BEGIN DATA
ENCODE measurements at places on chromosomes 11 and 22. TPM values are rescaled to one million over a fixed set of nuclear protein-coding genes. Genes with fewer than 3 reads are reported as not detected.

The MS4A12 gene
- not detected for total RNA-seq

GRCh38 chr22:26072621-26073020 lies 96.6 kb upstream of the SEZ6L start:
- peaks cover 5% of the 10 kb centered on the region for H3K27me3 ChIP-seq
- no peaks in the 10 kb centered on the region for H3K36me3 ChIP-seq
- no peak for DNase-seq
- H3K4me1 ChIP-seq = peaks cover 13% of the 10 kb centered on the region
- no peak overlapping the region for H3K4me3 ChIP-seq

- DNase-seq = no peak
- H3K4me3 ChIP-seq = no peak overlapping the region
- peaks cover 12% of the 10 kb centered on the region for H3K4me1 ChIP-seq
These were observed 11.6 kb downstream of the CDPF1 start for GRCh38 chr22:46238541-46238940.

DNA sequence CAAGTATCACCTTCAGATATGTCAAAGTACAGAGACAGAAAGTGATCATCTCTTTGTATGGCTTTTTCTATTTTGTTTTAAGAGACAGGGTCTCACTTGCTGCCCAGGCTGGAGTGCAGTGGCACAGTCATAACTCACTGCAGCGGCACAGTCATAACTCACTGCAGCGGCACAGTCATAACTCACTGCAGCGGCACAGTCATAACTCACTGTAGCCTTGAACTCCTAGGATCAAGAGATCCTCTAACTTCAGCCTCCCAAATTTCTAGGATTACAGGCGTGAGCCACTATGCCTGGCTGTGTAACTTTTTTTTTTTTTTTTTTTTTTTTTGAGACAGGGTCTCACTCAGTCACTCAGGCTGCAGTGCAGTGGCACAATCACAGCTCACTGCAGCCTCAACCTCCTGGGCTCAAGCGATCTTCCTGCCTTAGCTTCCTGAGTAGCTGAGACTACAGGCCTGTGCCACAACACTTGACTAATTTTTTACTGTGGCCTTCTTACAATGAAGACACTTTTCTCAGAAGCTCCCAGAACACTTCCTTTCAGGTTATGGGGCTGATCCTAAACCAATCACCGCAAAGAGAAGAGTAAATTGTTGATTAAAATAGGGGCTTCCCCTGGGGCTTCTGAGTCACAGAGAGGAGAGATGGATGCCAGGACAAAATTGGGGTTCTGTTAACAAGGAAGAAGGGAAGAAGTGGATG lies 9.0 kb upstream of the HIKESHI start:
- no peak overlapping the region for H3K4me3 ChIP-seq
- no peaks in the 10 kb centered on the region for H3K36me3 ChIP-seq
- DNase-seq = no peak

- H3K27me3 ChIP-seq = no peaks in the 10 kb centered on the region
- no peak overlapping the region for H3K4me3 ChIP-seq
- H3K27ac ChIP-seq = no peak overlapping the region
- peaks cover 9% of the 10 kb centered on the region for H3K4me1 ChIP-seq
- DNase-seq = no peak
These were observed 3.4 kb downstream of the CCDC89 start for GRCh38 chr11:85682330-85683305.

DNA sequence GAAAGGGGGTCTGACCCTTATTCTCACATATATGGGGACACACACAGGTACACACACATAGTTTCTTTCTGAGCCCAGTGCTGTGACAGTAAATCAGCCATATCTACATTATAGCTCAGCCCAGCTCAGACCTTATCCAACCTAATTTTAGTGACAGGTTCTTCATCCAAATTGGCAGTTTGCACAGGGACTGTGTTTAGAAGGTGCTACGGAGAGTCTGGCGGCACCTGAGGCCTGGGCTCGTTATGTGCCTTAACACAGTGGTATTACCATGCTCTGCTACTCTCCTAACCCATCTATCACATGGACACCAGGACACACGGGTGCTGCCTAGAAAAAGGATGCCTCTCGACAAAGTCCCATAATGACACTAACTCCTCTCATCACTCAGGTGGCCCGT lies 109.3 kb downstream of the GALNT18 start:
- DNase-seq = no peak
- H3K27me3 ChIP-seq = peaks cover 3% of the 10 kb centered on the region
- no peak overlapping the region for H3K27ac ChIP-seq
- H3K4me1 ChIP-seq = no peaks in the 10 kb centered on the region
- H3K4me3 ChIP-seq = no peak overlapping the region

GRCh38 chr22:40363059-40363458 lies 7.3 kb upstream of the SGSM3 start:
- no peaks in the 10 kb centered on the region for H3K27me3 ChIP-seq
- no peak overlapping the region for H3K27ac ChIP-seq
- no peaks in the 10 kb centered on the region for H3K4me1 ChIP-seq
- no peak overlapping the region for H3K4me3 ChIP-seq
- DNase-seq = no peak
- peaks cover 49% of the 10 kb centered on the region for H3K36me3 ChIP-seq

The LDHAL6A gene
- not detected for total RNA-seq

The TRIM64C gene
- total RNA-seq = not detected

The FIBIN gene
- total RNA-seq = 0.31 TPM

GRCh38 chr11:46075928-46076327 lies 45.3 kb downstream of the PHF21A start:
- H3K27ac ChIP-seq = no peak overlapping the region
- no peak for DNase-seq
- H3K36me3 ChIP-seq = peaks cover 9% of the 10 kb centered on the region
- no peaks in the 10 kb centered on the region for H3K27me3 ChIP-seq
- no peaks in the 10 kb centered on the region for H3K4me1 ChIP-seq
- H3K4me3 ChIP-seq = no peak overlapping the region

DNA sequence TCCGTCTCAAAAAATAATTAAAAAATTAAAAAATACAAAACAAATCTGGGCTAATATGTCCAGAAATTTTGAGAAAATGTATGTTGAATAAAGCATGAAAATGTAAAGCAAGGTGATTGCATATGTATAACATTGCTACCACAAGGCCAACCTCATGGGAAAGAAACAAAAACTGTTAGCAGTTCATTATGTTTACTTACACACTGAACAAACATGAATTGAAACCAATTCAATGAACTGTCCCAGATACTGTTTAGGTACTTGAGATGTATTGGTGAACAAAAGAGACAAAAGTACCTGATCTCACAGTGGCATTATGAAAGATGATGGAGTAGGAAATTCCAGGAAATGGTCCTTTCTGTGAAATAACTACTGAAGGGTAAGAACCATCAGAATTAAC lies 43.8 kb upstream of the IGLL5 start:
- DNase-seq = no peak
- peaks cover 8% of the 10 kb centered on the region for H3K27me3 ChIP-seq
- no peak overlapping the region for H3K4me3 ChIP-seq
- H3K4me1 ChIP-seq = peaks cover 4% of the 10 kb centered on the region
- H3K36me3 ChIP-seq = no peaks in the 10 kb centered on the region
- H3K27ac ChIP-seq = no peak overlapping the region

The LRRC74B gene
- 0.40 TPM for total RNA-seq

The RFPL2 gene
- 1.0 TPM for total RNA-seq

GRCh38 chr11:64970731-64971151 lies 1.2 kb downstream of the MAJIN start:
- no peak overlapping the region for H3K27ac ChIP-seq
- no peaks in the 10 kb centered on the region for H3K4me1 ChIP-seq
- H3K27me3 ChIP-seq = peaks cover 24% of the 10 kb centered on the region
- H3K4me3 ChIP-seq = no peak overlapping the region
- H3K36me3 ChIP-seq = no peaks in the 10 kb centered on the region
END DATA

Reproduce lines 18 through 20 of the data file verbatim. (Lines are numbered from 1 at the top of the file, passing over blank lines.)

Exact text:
- H3K27me3 ChIP-seq = no peaks in the 10 kb centered on the region
- no peak overlapping the region for H3K4me3 ChIP-seq
- H3K27ac ChIP-seq = no peak overlapping the region